2
NEW BEGINNINGS AND OUR SITUATION: PARADOXES OF REASON AND EXPERIENCE

I. To attempt a radically new beginning is not to try to begin entirely de novo: we begin rather from a cognitive situation that in some respects satisfies us and in others puzzles us, and we try to transform it from within.

We are naturally wary of any proposal to attempt a radically new beginning. For one thing, it seems to raise once more the tiresome delusion of an indefeasible starting point for philosophy--a state of pure certainty like that Descartes thought to be necessary for knowledge. And even if we should not go so far as to regard this as a delusion, we might still fear, having the contemporary preoccupation with the philosophy of philosophy constantly before us, an endless and neurotic preparation that becomes an end in itself: a puritanical niceness that keeps us from the honest piecemeal jobs that the world affords in abundance. There is also the fear that all this scrupulosity is in fact a screen for subjective forces that have already decided for us the position we shall at length take up: it is all too likely that the real beginning has been made long ago and in a different place, and that we are in fact only escap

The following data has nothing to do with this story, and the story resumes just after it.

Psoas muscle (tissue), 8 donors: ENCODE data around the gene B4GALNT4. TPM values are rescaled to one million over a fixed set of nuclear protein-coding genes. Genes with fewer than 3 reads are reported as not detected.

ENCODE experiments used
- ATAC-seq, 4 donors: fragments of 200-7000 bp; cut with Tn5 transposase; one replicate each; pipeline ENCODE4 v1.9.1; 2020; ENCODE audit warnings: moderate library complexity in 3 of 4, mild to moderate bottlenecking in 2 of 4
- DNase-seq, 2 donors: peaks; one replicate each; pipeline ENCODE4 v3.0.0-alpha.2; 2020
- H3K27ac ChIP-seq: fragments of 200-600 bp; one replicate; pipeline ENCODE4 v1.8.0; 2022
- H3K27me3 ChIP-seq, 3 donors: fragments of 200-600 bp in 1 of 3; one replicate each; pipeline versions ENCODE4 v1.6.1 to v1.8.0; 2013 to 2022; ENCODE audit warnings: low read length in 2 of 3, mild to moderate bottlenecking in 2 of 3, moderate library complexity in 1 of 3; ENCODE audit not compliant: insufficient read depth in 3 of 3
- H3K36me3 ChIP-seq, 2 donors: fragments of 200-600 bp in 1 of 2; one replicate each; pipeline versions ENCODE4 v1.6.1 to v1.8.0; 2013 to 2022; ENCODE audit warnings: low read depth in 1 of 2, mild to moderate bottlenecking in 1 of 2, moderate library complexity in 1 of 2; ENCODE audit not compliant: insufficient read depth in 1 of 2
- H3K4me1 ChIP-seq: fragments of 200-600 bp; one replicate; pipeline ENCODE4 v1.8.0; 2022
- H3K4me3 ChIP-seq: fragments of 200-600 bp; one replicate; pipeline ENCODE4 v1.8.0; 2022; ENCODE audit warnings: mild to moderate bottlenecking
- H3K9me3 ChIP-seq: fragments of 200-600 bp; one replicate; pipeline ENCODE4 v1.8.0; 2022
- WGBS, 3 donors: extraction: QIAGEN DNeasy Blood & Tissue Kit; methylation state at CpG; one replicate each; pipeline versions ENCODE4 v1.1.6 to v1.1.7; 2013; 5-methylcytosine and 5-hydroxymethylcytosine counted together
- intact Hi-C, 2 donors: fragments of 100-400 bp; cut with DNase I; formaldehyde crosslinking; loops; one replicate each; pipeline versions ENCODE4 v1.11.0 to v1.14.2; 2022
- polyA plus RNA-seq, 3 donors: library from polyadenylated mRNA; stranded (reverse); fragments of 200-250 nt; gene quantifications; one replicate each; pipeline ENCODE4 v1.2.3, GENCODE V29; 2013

-12-

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